Blair Witch (Sept 15)
Cast: Callie Hernandez, James Allen McCune, Brandon Scott
Director: Adam Wingard
A group of college students venture into the Black Hills to find James Donahue’s sister, Heather, who disappeared 22 years ago and is believed to be connected to the Blair Witch legend. You can pretty much guess what happens next.
Why you should see it: The original Blair Witch Project was scary as hell, but unfortunately, subsequent attempts at cashing in on its unexpected success have not gone well. This one, however, is directed by Adam Wingard, who did the modestly successful You’re Next, so maybe he can kick the Blair Witch curse and revive the franchise.
Godzilla: Resurgence (Sept 22)
Cast: Hiroki Hasegawa, Yutaka Takenouchi, Ishihara Satomi
Director: Hideaki Anno, Shinji Higuchi
Godzilla emerges and stomps Japan. Chaos ensues. Look, it’s a Godzilla movie, so you should know that the story really doesn’t matter.
Why you should see it: Forget the lame Hollywood remakes. No one does Godzilla like the Japanese do. The trailer doesn’t reveal much about the movie – it’s just got a lot of worried government-type faces and of course, Godzilla stomping a city, but hey, it’s Godzilla. And this is supposed to be the BIGGEST GODZILLA EVER. Consider us sold.
The Magnificent Seven (Sept 22)
Cast: Denzel Washington, Chris Pratt, Ethan Hawke, Vincent D’Onofrio, Lee Byung-Hun, Manuel Garcia-Rulfo, Martin Sensmeier, Peter Sarsgaard, Haley Bennett
Director: Antoine Fuqua
Seven outlaws, bounty hunters, gamblers and hired guns are hired by the desperate townspeople of Rose Creek, to defend them against evil industrialist Bartholomew Bogue. Expect guns. Lots of guns.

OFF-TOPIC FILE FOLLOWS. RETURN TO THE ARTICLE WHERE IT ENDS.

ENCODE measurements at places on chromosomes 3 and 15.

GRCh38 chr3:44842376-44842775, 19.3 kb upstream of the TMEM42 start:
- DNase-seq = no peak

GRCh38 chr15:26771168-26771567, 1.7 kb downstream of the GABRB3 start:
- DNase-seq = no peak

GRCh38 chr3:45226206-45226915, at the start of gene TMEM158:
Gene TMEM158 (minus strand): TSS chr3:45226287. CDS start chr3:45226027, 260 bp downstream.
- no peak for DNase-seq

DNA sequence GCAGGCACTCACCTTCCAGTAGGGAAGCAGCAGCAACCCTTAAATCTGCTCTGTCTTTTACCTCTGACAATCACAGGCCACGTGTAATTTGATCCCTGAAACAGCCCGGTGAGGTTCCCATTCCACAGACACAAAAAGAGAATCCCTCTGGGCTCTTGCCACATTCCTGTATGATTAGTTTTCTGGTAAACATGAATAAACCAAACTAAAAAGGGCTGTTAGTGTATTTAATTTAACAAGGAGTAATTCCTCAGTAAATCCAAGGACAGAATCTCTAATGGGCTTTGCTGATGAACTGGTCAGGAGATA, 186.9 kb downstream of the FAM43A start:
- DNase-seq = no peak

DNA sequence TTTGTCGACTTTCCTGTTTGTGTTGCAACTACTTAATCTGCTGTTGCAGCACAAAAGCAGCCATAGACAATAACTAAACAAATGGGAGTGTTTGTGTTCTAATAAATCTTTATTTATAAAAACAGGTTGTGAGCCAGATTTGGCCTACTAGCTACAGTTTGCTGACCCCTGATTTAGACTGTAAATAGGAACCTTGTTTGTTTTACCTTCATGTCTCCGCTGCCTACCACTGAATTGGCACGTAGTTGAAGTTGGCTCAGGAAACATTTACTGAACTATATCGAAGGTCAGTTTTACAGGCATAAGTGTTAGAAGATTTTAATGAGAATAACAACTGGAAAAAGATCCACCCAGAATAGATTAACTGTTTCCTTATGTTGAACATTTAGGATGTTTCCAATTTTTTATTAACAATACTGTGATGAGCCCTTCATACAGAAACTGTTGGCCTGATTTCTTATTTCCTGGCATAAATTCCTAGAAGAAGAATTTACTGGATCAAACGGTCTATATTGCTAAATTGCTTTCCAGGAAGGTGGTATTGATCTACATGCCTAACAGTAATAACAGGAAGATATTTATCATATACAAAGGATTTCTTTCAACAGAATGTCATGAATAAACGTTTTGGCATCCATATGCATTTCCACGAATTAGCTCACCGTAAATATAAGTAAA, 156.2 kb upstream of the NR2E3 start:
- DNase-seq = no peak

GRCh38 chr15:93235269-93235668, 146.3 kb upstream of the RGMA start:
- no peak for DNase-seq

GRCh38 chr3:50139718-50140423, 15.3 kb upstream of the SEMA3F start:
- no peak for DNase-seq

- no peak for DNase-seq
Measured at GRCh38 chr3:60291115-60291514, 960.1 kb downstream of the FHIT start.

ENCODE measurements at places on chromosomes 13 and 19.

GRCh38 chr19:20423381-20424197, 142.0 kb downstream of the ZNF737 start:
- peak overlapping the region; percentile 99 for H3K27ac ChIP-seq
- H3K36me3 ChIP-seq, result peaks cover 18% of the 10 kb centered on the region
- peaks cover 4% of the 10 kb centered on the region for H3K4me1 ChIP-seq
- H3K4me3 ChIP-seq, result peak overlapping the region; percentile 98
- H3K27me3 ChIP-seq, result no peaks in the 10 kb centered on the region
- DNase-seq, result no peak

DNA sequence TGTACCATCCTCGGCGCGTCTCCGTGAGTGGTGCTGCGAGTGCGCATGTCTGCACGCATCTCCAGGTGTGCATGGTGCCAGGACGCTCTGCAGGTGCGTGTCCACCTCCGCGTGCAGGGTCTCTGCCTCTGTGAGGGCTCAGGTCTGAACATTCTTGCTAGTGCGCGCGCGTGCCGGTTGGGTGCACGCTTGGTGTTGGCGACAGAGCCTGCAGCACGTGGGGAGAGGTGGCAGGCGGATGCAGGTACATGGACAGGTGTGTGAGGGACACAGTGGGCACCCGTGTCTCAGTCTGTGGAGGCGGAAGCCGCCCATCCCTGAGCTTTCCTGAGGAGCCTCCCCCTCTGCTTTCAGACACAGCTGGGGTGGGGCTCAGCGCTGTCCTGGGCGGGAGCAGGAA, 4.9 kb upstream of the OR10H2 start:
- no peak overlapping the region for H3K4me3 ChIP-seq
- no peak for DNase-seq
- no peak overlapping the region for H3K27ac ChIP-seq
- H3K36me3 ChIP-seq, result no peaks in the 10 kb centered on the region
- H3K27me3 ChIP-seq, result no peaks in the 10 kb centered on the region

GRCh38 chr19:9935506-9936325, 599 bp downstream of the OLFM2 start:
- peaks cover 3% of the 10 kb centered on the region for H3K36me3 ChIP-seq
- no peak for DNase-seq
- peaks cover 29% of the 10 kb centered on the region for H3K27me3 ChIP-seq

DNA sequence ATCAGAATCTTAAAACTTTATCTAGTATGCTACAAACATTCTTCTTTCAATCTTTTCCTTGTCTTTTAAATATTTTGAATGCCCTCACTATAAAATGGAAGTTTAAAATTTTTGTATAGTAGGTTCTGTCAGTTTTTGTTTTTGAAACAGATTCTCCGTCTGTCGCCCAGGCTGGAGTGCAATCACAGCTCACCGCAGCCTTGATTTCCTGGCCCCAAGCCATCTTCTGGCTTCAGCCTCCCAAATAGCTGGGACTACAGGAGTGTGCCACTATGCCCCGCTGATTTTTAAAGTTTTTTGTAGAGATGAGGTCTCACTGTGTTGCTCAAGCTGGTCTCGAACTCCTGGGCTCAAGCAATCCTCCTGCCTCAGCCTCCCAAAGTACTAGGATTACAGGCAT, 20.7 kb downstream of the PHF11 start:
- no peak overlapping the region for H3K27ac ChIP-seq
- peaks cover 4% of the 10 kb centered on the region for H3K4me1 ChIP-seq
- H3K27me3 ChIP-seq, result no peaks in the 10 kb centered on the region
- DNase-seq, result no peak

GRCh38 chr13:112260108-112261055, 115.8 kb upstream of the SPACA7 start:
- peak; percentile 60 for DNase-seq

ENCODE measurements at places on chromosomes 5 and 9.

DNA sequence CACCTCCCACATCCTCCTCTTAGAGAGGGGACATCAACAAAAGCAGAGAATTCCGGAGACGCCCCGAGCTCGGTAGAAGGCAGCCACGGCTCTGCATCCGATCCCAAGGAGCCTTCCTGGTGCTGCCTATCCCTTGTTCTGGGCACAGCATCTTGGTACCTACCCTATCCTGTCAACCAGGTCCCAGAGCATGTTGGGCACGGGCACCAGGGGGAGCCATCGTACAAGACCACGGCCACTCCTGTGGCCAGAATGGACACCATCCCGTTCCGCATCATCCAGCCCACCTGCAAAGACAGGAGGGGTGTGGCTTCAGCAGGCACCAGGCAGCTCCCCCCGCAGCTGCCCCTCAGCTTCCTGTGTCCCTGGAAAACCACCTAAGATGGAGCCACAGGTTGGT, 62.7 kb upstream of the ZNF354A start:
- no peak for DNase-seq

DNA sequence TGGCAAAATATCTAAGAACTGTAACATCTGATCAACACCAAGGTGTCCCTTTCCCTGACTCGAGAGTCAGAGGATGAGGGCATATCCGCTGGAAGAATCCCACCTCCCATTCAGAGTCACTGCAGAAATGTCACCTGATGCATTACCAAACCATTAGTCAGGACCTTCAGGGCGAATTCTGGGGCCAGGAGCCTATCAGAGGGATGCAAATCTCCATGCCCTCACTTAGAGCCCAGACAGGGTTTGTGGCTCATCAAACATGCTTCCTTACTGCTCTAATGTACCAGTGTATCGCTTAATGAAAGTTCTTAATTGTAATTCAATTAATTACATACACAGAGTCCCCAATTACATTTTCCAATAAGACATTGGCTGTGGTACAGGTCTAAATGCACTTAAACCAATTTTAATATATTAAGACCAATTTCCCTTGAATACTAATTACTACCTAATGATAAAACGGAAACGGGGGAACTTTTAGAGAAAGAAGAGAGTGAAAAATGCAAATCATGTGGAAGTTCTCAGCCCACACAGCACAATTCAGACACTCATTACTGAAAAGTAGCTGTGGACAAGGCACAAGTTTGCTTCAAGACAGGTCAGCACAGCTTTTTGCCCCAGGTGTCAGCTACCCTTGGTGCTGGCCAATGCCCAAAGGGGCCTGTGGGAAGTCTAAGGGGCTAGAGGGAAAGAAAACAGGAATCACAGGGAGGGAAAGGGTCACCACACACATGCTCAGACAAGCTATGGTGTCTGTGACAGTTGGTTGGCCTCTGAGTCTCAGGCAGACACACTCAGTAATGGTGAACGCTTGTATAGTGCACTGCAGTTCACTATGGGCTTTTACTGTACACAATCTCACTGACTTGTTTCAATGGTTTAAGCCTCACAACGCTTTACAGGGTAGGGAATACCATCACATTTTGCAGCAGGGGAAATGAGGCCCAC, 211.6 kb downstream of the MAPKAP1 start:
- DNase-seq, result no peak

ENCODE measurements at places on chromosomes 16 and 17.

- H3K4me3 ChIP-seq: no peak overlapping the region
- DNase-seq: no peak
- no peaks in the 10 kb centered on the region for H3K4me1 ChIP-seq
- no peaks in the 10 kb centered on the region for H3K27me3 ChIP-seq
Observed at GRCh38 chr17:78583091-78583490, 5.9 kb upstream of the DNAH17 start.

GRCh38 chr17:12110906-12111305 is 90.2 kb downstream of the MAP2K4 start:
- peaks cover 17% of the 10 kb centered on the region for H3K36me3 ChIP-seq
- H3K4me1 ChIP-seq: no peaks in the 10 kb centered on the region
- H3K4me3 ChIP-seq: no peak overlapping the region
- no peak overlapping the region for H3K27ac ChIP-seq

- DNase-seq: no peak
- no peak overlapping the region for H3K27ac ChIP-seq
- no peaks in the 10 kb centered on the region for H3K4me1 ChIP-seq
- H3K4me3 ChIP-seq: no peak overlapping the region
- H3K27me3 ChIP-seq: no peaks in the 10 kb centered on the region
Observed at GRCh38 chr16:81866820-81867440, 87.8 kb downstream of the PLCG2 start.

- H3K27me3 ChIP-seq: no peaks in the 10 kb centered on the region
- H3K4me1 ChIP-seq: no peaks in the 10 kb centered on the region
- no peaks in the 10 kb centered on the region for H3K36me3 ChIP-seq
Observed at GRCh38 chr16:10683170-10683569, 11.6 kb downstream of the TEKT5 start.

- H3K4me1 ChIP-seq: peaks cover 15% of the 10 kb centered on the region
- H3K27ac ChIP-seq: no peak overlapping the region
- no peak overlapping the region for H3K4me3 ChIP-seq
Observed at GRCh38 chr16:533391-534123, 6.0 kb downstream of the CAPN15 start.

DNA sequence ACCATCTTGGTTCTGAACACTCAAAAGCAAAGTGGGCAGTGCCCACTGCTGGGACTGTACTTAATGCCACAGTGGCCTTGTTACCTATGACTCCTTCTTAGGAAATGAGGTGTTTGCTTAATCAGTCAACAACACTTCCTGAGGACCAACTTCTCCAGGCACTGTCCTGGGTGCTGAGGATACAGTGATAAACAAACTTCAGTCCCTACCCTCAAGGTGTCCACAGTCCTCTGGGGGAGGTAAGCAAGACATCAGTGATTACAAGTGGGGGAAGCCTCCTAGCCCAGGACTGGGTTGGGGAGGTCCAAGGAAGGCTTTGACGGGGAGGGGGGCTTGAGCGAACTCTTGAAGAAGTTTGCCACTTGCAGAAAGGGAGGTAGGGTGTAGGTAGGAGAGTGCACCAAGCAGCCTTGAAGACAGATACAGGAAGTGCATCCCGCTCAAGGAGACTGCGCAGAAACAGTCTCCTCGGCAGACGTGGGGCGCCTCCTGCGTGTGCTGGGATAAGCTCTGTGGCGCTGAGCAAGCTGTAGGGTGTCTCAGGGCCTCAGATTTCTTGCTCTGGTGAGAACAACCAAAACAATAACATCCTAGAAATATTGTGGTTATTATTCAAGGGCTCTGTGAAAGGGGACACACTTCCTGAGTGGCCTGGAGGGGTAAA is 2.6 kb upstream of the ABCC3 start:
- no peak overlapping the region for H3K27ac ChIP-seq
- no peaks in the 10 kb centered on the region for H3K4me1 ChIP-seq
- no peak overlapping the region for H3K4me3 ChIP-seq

Why you should see it: This really does seem like a month of remakes, doesn’t it? If you’ve watched the original 1960 Magnificent Seven (and Akira Kurosawa’s Seven Samurai, on which it was based), then you’d know what to expect. What really got our attention is that star-studded cast though. It should be interesting to see how they gel together.
Cast: Andy Samberg, Kelsey Grammer
Directors: Doug Sweetland, Nicholas Stoller
You thought storks only deliver babies? Well, they’ve now diversified into delivering packages instead. A stork called Junior, however, gets into a bit of trouble when an unauthorised baby turns up on his watch.
Why you should see it: Hey look, another animated feature starring talking animals! The trailer looks funny, and the concept looks great. We’re a bit worried about the whole tired “taking care of baby” angle, but hey, this should still be a lot of fun for the whole family.
Cast: Eva Green, Asa Butterfield, Samuel L. Jackson, Ella Purnell, Allison Janney
Director: Tim Burton
A teenager stumbles upon an island that houses Miss Peregrine’s School for Peculiar Children, where a group of children with peculiar abilities live.
Why you should see it: It’s directed by Tim Burton, who seems to have reined in his more eccentric tendencies and focused on the wonder and fantasy of the premise instead of dialling up the weirdness like he did with Alice In Wonderland. If you’re a fan of Harry Potter and other fantasy stories like that, this should be right up your (Diagon) alley.